The fortunes of all these touring car series have fluctuated; the WTCC entry list is underwhelming this year and not so long ago the DTM disappeared entirely. Of course the BTCC has seen driving etiquette plummet like shares in BP and its standing as an national series with international significance has waned slightly over the same period. Gone are the days when there was always a queue of drivers outside the stewards office, like seeing unruly school boys waiting for a thrashing by the headmaster. I’d wager that a few works efforts may have been perturbed at the prospect of all their investment being bundled into the gravel traps of Great Britain by Jason Plato without him getting so much as a detention after class. Rubbing is racing, I know that much, but punting is not passing. It seems slower production models make for more crash-bang-whallop while high-speed, high-tech carbon (fibre) copies of road cars can equal more processional racing and lessens the connection between winning on Sunday and selling on Monday.

So both sides of the touring car argument have their downsides. Which brings us back to the Aussie V8s. Production cars, rear wheel drive, muchos horses under the hood – the recipe sounds right. The current specs for the V8 Supercars has its roots in the old Group A that brought us the legends of the Sierra Cosworth and the BMW M3. Their first cousins twice removed settled in Australia and have made quite a name for themselves since. Unlike the other series mentioned there has barely been a wobble in the popularity of touring cars because it was never broke so nobody ever tried to fix it. Maybe these ambitious touring car series should take the V8 Supercar rulebook down to their local photocopiers and hand a few copies around?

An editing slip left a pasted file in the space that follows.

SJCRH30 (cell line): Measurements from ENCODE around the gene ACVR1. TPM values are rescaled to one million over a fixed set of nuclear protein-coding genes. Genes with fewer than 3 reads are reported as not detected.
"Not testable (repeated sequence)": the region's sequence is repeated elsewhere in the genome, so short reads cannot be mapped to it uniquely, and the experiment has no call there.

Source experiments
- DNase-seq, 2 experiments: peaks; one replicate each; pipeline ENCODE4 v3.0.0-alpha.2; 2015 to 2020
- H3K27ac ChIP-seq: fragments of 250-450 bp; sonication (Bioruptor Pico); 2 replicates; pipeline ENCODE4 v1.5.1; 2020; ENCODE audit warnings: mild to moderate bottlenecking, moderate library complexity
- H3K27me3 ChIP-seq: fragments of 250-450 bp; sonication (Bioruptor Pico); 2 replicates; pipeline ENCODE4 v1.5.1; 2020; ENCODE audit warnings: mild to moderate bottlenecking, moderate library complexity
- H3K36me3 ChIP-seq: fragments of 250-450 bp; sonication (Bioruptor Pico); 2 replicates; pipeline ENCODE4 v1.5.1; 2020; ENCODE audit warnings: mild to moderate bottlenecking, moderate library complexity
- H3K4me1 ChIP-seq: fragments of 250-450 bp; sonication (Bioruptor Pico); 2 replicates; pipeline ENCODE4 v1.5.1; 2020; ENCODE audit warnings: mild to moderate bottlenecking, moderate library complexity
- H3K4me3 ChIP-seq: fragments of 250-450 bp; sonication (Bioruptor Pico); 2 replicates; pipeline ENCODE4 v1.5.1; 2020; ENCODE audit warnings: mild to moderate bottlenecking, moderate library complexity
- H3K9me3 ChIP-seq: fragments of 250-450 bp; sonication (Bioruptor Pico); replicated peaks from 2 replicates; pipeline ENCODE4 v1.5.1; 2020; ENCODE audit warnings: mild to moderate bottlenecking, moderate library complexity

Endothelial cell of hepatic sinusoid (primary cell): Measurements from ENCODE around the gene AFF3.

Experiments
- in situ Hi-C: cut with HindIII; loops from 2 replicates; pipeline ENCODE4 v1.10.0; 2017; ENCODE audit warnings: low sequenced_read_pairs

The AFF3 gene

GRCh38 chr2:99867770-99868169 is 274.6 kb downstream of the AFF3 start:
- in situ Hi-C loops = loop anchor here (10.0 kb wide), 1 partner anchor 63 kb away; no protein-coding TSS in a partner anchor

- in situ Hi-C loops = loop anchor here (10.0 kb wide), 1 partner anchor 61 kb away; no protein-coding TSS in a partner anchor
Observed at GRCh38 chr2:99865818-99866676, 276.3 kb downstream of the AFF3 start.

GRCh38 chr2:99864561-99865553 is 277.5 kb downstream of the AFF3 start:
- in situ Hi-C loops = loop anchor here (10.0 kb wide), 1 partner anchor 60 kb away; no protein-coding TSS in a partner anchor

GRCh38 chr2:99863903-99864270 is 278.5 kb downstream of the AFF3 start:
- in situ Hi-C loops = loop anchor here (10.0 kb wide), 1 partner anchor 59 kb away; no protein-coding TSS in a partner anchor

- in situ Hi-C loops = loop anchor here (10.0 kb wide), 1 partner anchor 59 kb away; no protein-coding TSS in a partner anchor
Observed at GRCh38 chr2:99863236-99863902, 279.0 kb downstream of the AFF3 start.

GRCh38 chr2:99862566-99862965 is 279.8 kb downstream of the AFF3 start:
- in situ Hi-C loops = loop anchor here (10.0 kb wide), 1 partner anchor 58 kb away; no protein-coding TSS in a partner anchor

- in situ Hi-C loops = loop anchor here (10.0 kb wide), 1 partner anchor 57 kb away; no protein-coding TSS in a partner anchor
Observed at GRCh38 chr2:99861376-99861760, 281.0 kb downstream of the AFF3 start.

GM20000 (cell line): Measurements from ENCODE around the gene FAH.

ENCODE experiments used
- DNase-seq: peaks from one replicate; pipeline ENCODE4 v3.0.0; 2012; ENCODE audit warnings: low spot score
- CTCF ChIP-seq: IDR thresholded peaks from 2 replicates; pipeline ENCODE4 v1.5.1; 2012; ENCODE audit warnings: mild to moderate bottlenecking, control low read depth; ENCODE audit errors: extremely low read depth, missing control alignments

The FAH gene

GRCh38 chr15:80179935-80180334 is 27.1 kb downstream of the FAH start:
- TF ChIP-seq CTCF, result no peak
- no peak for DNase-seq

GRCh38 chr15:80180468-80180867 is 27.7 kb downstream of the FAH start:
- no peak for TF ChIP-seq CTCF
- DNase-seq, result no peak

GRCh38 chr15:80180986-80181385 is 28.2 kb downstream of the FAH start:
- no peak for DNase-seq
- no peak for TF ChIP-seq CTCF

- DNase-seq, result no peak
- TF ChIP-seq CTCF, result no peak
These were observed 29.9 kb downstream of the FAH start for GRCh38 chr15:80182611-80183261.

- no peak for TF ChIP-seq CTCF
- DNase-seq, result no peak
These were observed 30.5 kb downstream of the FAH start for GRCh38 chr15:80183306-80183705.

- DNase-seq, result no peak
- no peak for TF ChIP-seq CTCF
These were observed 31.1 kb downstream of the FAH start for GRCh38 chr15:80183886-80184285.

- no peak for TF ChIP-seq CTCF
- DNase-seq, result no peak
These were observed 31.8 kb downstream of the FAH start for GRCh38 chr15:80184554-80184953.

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The 2009 BTCC title – it’s been emotional

Turkington and Plato tough it out into Paddock Hill

Turkington and Plato tough it out into Paddock Hill